Even John Major has shown greater clarity of thought in pointing out that in a world as interconnected as ours is sovereignty is always going to be limited and relative (and of course important).

    And then there is the issue of the future of Europe as a whole and the likely consequences of a break up of the EU. There is remarkably little discussion of this aspect of the issue from the Brexit camp (apart from the fatuous assertion that the EU will be stronger without the UK).

    Ann Pettifor’s point that the UK has been a leading force in the EU for neo-liberal policies should give left Brexiters to pause for thought as to the likely consequences of exit.

  4. Bazza says:

    Big Business knows which side its bread is buttered on and will wish to stay in the EC dispite a few rogue millionaires.
    And if we leave why should TNCs stay in he UK, what would be he use of the City of London and as the EC is the second largest investor in the World (behind the US) why should we cut ourselves off from this?
    So as a socialist why will I be voting to stay in the EC – to fight Neo-Liberalism at a European level.
    Interestingly if hopefully Jeremy wins, a country like Greece will no longer be fighting alone.
    So I think we can win a better EC for the European working class/working people – but you have got to be in it to win it!

  5. Bazza says:

    Ooops! The second largest investor in the World in R&D!

  6. James Kemp says:

    Oh surprise my non swearing post anti EU get’s deleted AGAIN! This is getting a joke so remember kids if your not pro EU you can’t post her what a joke!

    If You don’t want to debate why allow posts?

  7. Danny Nicol says:

    I applaud Ann Pettifor for accepting, unlike others, that the EU constitutionalises neoliberalism. But in light of this I don’t find her reasons for voting “Remain” particularly compelling.

    First, she indulges in her own Project Fear by predicting that Britain leaving the EU will inspire right wing populism and a third world war. I was unaware that the continued presence of a British Prime Minister in the Council and British MEPs in the European Parliament acted as such an effective balm to the extremism of the leaders of Hungary, Poland and elsewhere. Ann ignores that the EU’s entrenched neoliberalism is contributing to the rise of right wing populism. In this regard the EU is reminiscent of the dying Weimar Republic, fanning the flames of fascism and racism by prohibiting more socialistic solutions.

    Secondly, she feels it is a British responsibility to reverse the EU’s neoliberalism. But in so doing she conveniently ignores the near impossibility of so doing – namely the persistent need for common accord of the 28 Member States to effect any such change. See my recent piece on this blog “Implausibility of a Social Europe”. It speaks volumes that she has nothing to say regarding this insuperable obstacle.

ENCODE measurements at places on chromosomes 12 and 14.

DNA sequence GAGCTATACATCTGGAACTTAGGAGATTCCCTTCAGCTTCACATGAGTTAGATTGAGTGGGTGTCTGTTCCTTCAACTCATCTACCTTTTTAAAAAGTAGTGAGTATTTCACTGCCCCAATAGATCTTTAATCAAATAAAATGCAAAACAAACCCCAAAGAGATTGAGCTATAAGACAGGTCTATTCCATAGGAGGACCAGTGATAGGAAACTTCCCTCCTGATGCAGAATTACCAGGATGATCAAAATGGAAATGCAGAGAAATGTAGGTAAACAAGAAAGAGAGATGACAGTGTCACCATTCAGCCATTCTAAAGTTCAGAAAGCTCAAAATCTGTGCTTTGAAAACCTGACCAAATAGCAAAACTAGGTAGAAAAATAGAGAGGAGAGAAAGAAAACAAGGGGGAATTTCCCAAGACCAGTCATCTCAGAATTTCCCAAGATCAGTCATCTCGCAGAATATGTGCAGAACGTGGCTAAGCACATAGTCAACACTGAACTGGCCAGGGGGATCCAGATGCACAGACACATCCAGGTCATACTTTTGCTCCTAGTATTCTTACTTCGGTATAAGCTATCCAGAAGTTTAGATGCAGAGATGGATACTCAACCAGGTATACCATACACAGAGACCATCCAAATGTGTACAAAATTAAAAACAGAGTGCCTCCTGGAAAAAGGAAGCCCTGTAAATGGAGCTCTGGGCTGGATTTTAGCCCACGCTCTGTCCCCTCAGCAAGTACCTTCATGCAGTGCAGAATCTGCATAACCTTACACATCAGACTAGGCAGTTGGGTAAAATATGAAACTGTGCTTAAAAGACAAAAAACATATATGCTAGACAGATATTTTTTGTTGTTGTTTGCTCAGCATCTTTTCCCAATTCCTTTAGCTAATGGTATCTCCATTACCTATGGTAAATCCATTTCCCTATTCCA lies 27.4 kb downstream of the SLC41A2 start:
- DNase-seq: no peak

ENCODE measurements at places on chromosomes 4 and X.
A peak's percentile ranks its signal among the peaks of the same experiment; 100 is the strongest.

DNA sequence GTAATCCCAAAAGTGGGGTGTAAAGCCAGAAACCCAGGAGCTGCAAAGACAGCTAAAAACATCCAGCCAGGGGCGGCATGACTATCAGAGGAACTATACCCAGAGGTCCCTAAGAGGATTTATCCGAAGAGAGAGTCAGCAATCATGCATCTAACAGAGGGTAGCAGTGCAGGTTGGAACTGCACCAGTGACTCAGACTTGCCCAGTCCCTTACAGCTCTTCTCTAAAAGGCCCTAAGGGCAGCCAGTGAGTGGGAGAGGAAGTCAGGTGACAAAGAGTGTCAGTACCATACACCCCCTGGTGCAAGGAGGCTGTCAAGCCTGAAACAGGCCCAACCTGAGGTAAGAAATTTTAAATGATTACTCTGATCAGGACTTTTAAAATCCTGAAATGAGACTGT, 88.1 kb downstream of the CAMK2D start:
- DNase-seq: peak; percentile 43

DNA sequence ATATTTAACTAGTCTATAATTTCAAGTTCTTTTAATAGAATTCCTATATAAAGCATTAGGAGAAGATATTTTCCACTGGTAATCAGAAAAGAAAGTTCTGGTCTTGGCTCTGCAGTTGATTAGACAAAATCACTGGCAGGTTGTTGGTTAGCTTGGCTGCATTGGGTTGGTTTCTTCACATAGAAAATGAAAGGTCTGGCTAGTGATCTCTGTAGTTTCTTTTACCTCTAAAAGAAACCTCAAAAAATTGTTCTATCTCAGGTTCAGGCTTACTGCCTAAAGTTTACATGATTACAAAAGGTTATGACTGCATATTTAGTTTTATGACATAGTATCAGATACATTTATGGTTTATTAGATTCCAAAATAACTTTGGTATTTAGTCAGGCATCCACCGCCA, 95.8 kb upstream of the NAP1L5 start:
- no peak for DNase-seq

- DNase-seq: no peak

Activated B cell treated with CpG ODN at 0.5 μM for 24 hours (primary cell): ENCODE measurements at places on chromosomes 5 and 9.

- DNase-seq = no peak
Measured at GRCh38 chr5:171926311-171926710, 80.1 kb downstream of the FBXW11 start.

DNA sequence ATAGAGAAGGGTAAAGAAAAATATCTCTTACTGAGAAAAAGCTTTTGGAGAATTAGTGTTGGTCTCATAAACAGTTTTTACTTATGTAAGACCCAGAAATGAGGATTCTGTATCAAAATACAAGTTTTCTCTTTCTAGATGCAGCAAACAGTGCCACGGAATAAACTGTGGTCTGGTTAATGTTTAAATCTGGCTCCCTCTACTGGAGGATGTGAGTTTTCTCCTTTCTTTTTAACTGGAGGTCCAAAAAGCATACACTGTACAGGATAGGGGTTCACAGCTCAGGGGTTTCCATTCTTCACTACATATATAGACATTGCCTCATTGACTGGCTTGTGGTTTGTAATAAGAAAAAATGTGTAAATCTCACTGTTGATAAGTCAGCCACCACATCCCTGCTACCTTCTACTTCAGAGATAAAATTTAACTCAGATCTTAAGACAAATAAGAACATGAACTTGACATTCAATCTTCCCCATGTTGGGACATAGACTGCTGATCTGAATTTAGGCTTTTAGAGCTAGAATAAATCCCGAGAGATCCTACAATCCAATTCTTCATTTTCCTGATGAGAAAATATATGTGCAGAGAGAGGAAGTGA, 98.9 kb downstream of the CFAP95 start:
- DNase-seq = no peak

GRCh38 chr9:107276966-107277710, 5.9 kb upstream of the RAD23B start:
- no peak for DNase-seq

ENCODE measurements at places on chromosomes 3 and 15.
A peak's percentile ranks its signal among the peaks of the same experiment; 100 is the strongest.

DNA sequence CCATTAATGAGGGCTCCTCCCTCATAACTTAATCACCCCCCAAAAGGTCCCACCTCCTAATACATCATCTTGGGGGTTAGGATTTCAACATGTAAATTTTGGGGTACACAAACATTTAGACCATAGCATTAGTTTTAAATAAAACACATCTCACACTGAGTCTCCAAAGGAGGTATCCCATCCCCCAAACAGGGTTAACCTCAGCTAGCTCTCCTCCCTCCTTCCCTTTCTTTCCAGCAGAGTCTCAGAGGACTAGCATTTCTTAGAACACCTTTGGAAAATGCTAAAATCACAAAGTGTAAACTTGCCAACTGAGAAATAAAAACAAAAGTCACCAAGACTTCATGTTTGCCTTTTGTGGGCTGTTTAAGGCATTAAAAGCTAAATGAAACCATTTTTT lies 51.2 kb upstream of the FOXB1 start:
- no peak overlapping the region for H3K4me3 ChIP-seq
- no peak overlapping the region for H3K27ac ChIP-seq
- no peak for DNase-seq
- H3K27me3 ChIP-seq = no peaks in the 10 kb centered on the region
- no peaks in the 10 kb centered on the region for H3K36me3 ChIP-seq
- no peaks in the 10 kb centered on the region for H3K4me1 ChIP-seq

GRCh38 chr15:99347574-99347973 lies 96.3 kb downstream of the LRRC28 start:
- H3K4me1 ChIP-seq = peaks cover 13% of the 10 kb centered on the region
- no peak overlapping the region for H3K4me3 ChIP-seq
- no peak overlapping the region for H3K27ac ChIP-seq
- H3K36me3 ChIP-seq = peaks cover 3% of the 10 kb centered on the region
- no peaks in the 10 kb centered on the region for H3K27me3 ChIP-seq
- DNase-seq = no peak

Thirdly, Ann does not like the company that anti-EU people keep, singling out Lord Lawson. Like me she is nostalgic about the 1975 referendum where she presumably had no qualms about siding with Enoch Powell. As David Ellis rightly points out what’s so magnificent about being on the same side as Cameron and Osborne, who have proved themselves real class fighters for the ruling class. So this issue is something of a red herring.

    Jeremy changed his line because of Blairite pressure, not because the EU suddenly improved in September 2015. And the Blairites support the EU because it entrenches capitalism. The reality of the matter is that many on the British left don’t believe in replacing the system of private enterprise with an economy based on public ownership, and this is why they are so flaky on the EU.

    1. David Pavett says:

      You seem surprised that someone arguing for Remain should recognise the neo-liberal dominance in the EU. I think that all of the Left Futures articles, and contributions to discussion have recognised that. Your argument that the EU is an unchangeable monolith seems to look at it from outside the context of that balance and battle of class forces. Nothing is set in stone however much the forces of the right may think otherwise.

      And that is the same logic that we apply to political activity in the UK. Thus when the government moves schools in the direction of privatisation, for example, it sets up all sorts of complications in the way of any attempts to reverse what it has done. With sufficient understanding on the part of the electorate, however, that can be changed. If we are the internationalists we claim to be then we have to believe that is true on a European scale as well.

      You seem to have given up on left and centre parties across Europe and the possibility of effective joint action with them. One of the key arguments for remain is that the international aspect of class struggle is even more important in our globalised world than ever before. The 1% is an international force. The 99% must be one as well.

  8. David Pavett says:

    It is an interesting, if disturbing, reflection on our current scale of values that arguments about alleged anti-Semitism in the Labour Party get more comments than a debate about whether we should leave the EU or not.

    1. John Penney says:

      I think its more that the previous article , entitled “the implausibility of a Social Europe” got 39 comments – and all the various pro and anti arguments got a good airing then. What more is there to say ? (I even changed my tactical position during that debate, as a result of the arguments, and Jeremy’s speech – surely a first for any Left Futures debate , ever ! )

      The “Zionism/Anti-Semitism” discussions are predictably locked into that “Ground Hog Day of
      statement and rebuttal” from which no participant can apparently ever hope to escape to have a fresh look at their assumptions and positions.

  9. Jeffrey Lucas says:

    I would like to thank all (well nearly all) contributors to the EU debate on these pages, which has helped me greatly in making up my own mind (in).

© 2017 Left Futures | Powered by WordPress | theme originated from PrimePress by Ravi Varma